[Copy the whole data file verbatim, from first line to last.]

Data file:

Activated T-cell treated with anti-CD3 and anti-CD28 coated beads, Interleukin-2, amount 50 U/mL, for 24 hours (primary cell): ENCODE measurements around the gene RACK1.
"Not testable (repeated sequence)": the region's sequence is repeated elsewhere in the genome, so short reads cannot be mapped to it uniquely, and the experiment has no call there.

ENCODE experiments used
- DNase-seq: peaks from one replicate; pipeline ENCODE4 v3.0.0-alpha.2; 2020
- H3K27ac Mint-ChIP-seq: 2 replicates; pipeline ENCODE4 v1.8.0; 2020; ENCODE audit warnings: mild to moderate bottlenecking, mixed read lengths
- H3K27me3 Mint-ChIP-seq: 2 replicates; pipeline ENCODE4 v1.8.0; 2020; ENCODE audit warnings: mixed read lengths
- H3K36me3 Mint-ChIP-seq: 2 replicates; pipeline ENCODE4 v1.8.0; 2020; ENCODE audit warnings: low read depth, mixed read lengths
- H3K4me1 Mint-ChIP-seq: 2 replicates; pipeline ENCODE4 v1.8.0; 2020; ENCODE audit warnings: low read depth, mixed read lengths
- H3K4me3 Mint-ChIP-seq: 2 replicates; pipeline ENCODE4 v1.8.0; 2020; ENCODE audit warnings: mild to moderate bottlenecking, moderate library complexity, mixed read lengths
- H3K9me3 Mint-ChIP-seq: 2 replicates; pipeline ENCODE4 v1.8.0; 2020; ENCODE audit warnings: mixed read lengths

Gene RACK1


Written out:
Activated T-cell treated with anti-CD3 and anti-CD28 coated beads, Interleukin-2, amount 50 U/mL, for 24 hours (primary cell): ENCODE measurements around the gene RACK1.
"Not testable (repeated sequence)": the region's sequence is repeated elsewhere in the genome, so short reads cannot be mapped to it uniquely, and the experiment has no call there.

ENCODE experiments used
- DNase-seq: peaks from one replicate; pipeline ENCODE4 v3.0.0-alpha.2; 2020
- H3K27ac Mint-ChIP-seq: 2 replicates; pipeline ENCODE4 v1.8.0; 2020; ENCODE audit warnings: mild to moderate bottlenecking, mixed read lengths
- H3K27me3 Mint-ChIP-seq: 2 replicates; pipeline ENCODE4 v1.8.0; 2020; ENCODE audit warnings: mixed read lengths
- H3K36me3 Mint-ChIP-seq: 2 replicates; pipeline ENCODE4 v1.8.0; 2020; ENCODE audit warnings: low read depth, mixed read lengths
- H3K4me1 Mint-ChIP-seq: 2 replicates; pipeline ENCODE4 v1.8.0; 2020; ENCODE audit warnings: low read depth, mixed read lengths
- H3K4me3 Mint-ChIP-seq: 2 replicates; pipeline ENCODE4 v1.8.0; 2020; ENCODE audit warnings: mild to moderate bottlenecking, moderate library complexity, mixed read lengths
- H3K9me3 Mint-ChIP-seq: 2 replicates; pipeline ENCODE4 v1.8.0; 2020; ENCODE audit warnings: mixed read lengths

Gene RACK1